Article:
Covid-19 fallout: Weed removal before cotton sowing delayed in Malwa beltUpdated: Mar 26, 2020 22:23 IST
The ongoing national medical emergency in the wake of the Covid-19 outbreak has put forth a challenge for the cotton-growing belt of Punjab.
Cotton is the economic lifeline of farmers in the semi-arid belt of south Malwa region as the crop is sown in eight districts, mainly in Fazilka, Mansa, Bathinda and Muktsar.
The sowing period in the state starts from April 18 based on the recommendations of agriculture scientists. But the first step of removing weed before sowing has not started yet due to the pandemic threat.
As per the protocol followed by the state agriculture authorities, weeds like ‘kanghi buti’, ‘peeli buti’, ‘puth kanda’, ‘dhatura’ and ‘bhang’ growing on field bunds, wastelands, roadsides and irrigation channels/canals are removed through community participation.
“In the last season, the practice proved immensely beneficial in keeping the whitefly pest at bay. As per the plan, the exercise to remove weed was to be completed by the first week of April but the current situation did not allow it to start fully. The field staff has been instructed to start contacting farmers and weed removal will begin at war footing after the lockdown is withdrawn,” state agriculture director Sutantar Kumar Airi said.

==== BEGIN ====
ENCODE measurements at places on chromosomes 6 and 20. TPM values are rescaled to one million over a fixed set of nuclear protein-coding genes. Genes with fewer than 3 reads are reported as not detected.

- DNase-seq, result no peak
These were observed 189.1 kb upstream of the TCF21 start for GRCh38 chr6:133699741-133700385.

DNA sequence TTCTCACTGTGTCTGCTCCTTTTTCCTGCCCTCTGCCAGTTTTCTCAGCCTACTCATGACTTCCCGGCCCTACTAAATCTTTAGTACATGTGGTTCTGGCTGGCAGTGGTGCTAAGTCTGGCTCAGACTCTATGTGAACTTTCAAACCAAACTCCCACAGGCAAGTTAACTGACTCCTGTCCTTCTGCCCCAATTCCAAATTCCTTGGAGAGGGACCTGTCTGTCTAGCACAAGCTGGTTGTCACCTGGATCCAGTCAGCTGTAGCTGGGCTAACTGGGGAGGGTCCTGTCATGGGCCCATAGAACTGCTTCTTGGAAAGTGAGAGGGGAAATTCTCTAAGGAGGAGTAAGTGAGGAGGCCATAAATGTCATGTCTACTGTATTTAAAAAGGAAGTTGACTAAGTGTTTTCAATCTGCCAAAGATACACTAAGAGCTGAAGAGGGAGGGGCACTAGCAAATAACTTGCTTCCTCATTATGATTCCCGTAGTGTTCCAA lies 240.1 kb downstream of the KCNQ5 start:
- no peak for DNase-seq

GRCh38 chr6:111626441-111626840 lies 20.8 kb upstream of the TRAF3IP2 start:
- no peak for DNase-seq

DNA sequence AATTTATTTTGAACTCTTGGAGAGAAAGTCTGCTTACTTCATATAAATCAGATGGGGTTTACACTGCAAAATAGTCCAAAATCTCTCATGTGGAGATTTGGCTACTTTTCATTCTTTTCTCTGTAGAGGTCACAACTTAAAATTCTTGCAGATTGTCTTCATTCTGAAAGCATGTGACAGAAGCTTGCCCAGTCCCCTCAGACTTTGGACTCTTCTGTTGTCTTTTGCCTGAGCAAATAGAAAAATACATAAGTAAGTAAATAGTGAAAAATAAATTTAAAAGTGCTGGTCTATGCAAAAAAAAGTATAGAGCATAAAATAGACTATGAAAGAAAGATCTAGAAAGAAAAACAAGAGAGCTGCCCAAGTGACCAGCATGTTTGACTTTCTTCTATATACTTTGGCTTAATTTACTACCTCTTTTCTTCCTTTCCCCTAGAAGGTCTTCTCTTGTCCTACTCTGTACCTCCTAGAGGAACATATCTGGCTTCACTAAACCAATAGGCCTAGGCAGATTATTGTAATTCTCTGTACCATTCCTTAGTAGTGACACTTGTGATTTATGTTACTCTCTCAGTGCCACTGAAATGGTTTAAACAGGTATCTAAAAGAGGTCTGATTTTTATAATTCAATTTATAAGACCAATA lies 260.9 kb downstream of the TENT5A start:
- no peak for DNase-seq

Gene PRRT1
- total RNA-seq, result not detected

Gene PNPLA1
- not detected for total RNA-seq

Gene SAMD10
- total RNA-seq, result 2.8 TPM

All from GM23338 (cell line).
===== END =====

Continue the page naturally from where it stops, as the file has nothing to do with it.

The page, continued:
Airi said cotton is crucial to the farmers in a sizeable area of the state, the state is closely monitoring the developments.
“In spite of the coronavirus threat, the department is hopeful to achieve the target to add 25% more land under cotton cultivation. In 2019, 4 lakh hectare land was used to cultivate cotton and this year we aim to extend by another 1 lakh hectares in the south Malwa districts,” Airi added.
In 2019, Punjab crossed the target of bringing 4-lakh hectare land under cotton cultivation, the highest in the last five years, say officials.
Also, there was no major pest attack and the average yield was close to 800 kg lint per hectare last year.
In 2015, cotton yield dropped to a low of 197 kg lint per hectare due to the whitefly attack. The crop yield in the belt was 756 kg (2016), 750 kg (2017) and 778kg (2018).